The #1 Reason Most Guitarists Take A Long Time To Reach Their Goals (Hint: It’s Not Talent)
By Tom Hess
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I have a lot of polarizing views about guitar.
I mock the CAGED system a lot & think it’s really dumb.
I also insist my guitar students learn directional picking & thumb muting.
(Versus using alternate picking or muting string noise with their palm.)
But I ruffle the most feathers when I say:
“It’s best to study guitar with one proven teacher than to learn from “as many sources as possible”.
Because learning from lots of sources often = learning at random, with no INTEGRATED strategy.
And THAT is when progress often slows way down.
Feel free to disagree if you want.
But before you make up your mind...
...watch the video below that explains my thoughts in detail:
Emotion To Any Guitar Lick
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All I can do is continue letting my guitar students’ results speak for themselves.
Want to see more examples where learning things out of order slows down you progress?
Here you go:
Example #1: Overdoing It On Scales
Are scales useful? You bet! But ONLY if you know how to apply them to music.
And here is where most guitar players go wrong:
Many guitarists learn a lot of scales in a short amount of time. But never take the time to become really comfortable with even one scale.
So, what happens when you try to use the scales you “kind of know” in a solo?
You “fish around” for notes, but struggle to play anything good.
That is why you are better off mastering one scale all over the guitar before learning new scales.
How do you do that?
Watch this video where I show you in detail:
Example #2: Creating Guitar Speed Gaps
Not a day goes by when I don’t get an email from someone who wants more guitar speed.
But 9 times out of 10, “more speed” is the last thing they need.
Because their hands are already moving plenty fast.
Their real problem? Lack of 2-hand synchronization.
That means: there is a huge gap between their “maximum speed” and “the speed they’d ever want anyone to hear”.
And here is the irony:
The more they try to increase “speed”, the wider the gap becomes.
Once again – focusing on things out of order leads to chaos & frustration.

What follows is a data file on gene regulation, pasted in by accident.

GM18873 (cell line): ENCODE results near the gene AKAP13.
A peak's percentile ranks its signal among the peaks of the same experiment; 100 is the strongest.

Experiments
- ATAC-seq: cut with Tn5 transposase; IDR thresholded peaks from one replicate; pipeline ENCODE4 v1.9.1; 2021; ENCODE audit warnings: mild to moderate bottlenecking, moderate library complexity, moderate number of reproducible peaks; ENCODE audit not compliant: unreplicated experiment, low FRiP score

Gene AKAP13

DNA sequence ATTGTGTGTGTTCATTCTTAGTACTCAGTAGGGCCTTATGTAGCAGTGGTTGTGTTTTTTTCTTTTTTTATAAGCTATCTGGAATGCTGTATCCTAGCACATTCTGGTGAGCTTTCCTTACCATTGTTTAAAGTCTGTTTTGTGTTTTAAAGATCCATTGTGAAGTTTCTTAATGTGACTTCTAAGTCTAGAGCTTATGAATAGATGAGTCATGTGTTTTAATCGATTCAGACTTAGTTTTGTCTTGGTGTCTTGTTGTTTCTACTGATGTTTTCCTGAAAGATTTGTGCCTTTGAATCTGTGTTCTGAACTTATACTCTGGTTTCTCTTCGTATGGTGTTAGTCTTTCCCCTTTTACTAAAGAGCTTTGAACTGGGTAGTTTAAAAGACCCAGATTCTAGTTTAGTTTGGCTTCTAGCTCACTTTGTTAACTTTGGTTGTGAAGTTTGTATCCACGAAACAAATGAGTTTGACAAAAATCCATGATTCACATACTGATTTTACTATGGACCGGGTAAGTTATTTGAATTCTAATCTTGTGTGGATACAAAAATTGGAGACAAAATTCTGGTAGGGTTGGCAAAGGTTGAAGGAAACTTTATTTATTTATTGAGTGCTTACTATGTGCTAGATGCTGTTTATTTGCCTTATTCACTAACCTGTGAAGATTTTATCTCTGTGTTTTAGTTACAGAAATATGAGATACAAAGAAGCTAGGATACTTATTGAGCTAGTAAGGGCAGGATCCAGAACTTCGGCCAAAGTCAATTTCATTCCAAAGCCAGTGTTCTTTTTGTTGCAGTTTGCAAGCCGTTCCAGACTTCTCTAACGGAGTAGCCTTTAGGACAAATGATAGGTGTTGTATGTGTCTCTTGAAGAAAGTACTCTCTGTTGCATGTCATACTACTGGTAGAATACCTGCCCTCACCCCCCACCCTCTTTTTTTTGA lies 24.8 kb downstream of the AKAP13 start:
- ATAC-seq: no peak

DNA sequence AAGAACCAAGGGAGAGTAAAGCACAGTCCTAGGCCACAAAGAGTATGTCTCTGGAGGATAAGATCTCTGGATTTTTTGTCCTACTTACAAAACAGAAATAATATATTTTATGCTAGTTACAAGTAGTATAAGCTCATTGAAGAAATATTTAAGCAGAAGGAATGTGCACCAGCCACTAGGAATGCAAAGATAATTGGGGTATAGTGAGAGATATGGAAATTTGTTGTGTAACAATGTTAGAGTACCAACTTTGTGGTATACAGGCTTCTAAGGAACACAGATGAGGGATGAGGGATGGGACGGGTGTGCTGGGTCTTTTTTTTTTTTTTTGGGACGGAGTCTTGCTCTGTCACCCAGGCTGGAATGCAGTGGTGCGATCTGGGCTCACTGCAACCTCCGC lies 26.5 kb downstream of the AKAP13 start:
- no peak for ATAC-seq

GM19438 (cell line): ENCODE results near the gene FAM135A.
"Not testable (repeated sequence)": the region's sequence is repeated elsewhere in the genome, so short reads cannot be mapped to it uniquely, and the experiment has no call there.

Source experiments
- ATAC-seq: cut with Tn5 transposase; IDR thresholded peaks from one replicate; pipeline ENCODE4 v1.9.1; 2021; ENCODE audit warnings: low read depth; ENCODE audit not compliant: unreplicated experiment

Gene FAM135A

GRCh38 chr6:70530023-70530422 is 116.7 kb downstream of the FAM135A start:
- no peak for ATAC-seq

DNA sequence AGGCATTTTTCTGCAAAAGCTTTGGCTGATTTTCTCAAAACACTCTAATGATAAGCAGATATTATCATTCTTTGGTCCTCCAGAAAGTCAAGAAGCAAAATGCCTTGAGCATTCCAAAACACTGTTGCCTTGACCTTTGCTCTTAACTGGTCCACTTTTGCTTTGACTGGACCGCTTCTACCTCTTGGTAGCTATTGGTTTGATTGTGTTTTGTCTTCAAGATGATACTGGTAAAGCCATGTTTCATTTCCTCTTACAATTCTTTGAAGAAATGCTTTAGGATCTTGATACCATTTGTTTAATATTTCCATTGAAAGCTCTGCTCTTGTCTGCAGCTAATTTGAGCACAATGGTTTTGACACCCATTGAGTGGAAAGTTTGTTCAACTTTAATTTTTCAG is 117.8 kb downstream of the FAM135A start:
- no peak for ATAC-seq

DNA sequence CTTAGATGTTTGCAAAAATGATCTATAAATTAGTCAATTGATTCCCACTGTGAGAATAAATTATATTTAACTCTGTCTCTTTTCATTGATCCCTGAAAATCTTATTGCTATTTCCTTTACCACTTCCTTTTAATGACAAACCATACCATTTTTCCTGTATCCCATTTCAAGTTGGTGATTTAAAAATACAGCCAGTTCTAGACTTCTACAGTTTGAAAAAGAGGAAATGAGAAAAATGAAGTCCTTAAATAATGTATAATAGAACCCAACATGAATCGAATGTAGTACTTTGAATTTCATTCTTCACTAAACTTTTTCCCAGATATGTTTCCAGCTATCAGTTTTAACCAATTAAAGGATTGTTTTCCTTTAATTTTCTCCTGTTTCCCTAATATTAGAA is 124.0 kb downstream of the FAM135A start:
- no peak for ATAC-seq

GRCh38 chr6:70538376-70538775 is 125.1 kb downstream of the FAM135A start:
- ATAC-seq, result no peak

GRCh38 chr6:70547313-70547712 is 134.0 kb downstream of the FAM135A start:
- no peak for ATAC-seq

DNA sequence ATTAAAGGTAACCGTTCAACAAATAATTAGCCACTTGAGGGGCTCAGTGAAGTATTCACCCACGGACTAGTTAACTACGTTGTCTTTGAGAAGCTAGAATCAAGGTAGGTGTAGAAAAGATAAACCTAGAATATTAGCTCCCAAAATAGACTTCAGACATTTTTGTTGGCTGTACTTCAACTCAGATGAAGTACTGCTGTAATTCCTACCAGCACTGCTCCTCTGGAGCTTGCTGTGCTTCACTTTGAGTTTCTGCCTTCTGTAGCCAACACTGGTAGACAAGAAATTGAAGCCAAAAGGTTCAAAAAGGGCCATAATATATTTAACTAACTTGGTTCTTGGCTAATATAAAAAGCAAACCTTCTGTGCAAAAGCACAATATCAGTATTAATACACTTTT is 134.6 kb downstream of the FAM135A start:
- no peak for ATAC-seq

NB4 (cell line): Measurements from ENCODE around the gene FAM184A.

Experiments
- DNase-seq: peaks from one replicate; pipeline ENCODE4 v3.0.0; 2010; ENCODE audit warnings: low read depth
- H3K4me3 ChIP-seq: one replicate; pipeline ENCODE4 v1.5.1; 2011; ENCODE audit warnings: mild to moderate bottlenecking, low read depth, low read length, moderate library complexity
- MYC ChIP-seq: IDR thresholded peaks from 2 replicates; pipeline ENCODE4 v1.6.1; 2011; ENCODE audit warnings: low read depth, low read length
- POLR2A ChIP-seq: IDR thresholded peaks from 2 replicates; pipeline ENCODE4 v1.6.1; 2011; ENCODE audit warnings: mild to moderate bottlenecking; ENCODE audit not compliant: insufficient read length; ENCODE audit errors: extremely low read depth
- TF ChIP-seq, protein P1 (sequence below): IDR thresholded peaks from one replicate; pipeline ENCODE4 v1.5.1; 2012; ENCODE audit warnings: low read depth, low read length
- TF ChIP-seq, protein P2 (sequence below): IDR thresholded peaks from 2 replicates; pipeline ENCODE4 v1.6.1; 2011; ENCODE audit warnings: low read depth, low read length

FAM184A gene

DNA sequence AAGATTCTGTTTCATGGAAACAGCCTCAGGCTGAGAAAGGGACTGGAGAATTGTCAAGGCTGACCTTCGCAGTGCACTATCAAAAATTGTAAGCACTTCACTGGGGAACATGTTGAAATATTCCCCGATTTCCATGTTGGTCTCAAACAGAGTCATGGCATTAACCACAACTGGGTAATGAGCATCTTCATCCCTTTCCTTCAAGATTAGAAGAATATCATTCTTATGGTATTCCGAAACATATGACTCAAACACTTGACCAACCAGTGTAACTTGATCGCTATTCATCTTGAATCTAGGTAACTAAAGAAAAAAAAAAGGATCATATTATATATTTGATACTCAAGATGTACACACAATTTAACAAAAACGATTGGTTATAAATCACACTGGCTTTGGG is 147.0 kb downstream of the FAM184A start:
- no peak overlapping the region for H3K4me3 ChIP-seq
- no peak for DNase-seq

Here is how to fix sloppy 2-hand synchronization in your guitar playing once and for all:
Example #3: Playing Guitar “Naked”
Are you wearing clothes right now? (I hope you said yes.)
But many guitarists play guitar “naked” without realizing it. I'm talking about playing lots of notes (and learning lots of licks) before developing your phrasing.
Phrasing is your vibrato and other ornaments you add to notes to make them sound expressive.
Notes without phrasing are like your naked body.
Adding phrasing to notes is like dressing up your body with nice clothes.
The better your phrasing, the better your guitar playing sounds. Just like stylish clothes make you look better.
Want to see (and hear) the difference good phrasing makes in your guitar playing?
Watch this video:
Example 4: Neglecting The Obvious
If there is one skill guitar players ignore most often of all, it’s ear training.
You’d think ear training would be one of the most obvious skills for a musician to focus on.
But it’s not. Far from it.
Why is that?
Simply put: ear training is not fun to practice. And it takes time before you see any results.
It’s much easier (and more instantly gratifying) to learn new licks, scales or work on your speed.
And when you learn things out of order, it’s easy to neglect things you don’t enjoy practicing.
An undeveloped ear holds you back from using your skills to their full potential.
Note: if your goal is simply to play for fun or learn your favorite songs – ear training isn’t as important.
But if you want to become a pro-level player? It’s the single most important skill you must have.
There you have it. 4 clear ways learning things out of order can hurt your progress.
If your guitar playing is making you mad as hell right now and you finally want to do something about it – my Breakthrough Guitar Lessons could be exactly what you are looking for. To learn more, go to: https://tomhess.net/Guitar and tell me more about your guitar playing.
About Tom Hess: Tom Hess is a guitar teacher, music career mentor and guitar teacher trainer. He teaches rock guitar lessons online to students from all over the world and conducts instructional live guitar training events attended by musicians from over 50 countries.Transform your guitar playing with rock & metal guitar lessons online.
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